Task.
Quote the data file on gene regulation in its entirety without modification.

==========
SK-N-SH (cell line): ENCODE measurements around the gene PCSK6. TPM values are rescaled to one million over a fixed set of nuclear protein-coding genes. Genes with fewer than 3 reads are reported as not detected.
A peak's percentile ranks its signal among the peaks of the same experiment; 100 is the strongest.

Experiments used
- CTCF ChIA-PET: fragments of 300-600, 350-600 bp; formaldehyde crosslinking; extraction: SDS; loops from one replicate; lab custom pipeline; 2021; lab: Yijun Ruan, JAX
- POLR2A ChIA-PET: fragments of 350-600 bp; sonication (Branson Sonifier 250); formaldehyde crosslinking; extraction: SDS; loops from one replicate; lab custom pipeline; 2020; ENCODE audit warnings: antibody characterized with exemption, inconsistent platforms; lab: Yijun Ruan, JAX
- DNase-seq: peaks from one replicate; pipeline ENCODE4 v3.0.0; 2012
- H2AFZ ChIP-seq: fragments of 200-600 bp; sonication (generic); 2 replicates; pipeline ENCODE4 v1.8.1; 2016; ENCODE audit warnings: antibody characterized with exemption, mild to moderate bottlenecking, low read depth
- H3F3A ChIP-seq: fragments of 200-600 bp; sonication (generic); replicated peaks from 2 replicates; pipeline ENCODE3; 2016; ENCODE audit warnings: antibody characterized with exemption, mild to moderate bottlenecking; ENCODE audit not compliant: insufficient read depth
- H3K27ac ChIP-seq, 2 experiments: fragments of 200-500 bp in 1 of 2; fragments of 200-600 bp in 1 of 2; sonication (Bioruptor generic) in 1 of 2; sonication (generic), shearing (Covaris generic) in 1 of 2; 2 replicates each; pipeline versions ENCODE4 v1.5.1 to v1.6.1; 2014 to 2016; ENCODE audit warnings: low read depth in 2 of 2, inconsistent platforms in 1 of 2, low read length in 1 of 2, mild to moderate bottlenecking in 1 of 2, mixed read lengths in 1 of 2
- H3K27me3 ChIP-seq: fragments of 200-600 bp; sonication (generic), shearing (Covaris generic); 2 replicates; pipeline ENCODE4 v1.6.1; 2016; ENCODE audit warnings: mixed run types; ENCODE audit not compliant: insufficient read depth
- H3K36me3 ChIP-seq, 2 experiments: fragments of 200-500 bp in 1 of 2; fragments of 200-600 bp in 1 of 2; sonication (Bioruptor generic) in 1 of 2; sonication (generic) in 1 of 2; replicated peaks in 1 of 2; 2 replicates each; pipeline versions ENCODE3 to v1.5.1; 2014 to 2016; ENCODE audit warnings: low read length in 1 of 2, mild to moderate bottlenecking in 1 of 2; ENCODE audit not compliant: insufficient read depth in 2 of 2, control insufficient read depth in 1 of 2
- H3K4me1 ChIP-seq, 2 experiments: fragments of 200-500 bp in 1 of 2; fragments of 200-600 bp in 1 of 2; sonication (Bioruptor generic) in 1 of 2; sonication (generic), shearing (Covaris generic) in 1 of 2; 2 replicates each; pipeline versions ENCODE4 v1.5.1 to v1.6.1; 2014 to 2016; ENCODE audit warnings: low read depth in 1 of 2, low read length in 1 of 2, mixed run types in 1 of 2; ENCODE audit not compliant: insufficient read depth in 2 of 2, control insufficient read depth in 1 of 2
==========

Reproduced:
SK-N-SH (cell line): ENCODE measurements around the gene PCSK6. TPM values are rescaled to one million over a fixed set of nuclear protein-coding genes. Genes with fewer than 3 reads are reported as not detected.
A peak's percentile ranks its signal among the peaks of the same experiment; 100 is the strongest.

Experiments used
- CTCF ChIA-PET: fragments of 300-600, 350-600 bp; formaldehyde crosslinking; extraction: SDS; loops from one replicate; lab custom pipeline; 2021; lab: Yijun Ruan, JAX
- POLR2A ChIA-PET: fragments of 350-600 bp; sonication (Branson Sonifier 250); formaldehyde crosslinking; extraction: SDS; loops from one replicate; lab custom pipeline; 2020; ENCODE audit warnings: antibody characterized with exemption, inconsistent platforms; lab: Yijun Ruan, JAX
- DNase-seq: peaks from one replicate; pipeline ENCODE4 v3.0.0; 2012
- H2AFZ ChIP-seq: fragments of 200-600 bp; sonication (generic); 2 replicates; pipeline ENCODE4 v1.8.1; 2016; ENCODE audit warnings: antibody characterized with exemption, mild to moderate bottlenecking, low read depth
- H3F3A ChIP-seq: fragments of 200-600 bp; sonication (generic); replicated peaks from 2 replicates; pipeline ENCODE3; 2016; ENCODE audit warnings: antibody characterized with exemption, mild to moderate bottlenecking; ENCODE audit not compliant: insufficient read depth
- H3K27ac ChIP-seq, 2 experiments: fragments of 200-500 bp in 1 of 2; fragments of 200-600 bp in 1 of 2; sonication (Bioruptor generic) in 1 of 2; sonication (generic), shearing (Covaris generic) in 1 of 2; 2 replicates each; pipeline versions ENCODE4 v1.5.1 to v1.6.1; 2014 to 2016; ENCODE audit warnings: low read depth in 2 of 2, inconsistent platforms in 1 of 2, low read length in 1 of 2, mild to moderate bottlenecking in 1 of 2, mixed read lengths in 1 of 2
- H3K27me3 ChIP-seq: fragments of 200-600 bp; sonication (generic), shearing (Covaris generic); 2 replicates; pipeline ENCODE4 v1.6.1; 2016; ENCODE audit warnings: mixed run types; ENCODE audit not compliant: insufficient read depth
- H3K36me3 ChIP-seq, 2 experiments: fragments of 200-500 bp in 1 of 2; fragments of 200-600 bp in 1 of 2; sonication (Bioruptor generic) in 1 of 2; sonication (generic) in 1 of 2; replicated peaks in 1 of 2; 2 replicates each; pipeline versions ENCODE3 to v1.5.1; 2014 to 2016; ENCODE audit warnings: low read length in 1 of 2, mild to moderate bottlenecking in 1 of 2; ENCODE audit not compliant: insufficient read depth in 2 of 2, control insufficient read depth in 1 of 2
- H3K4me1 ChIP-seq, 2 experiments: fragments of 200-500 bp in 1 of 2; fragments of 200-600 bp in 1 of 2; sonication (Bioruptor generic) in 1 of 2; sonication (generic), shearing (Covaris generic) in 1 of 2; 2 replicates each; pipeline versions ENCODE4 v1.5.1 to v1.6.1; 2014 to 2016; ENCODE audit warnings: low read depth in 1 of 2, low read length in 1 of 2, mixed run types in 1 of 2; ENCODE audit not compliant: insufficient read depth in 2 of 2, control insufficient read depth in 1 of 2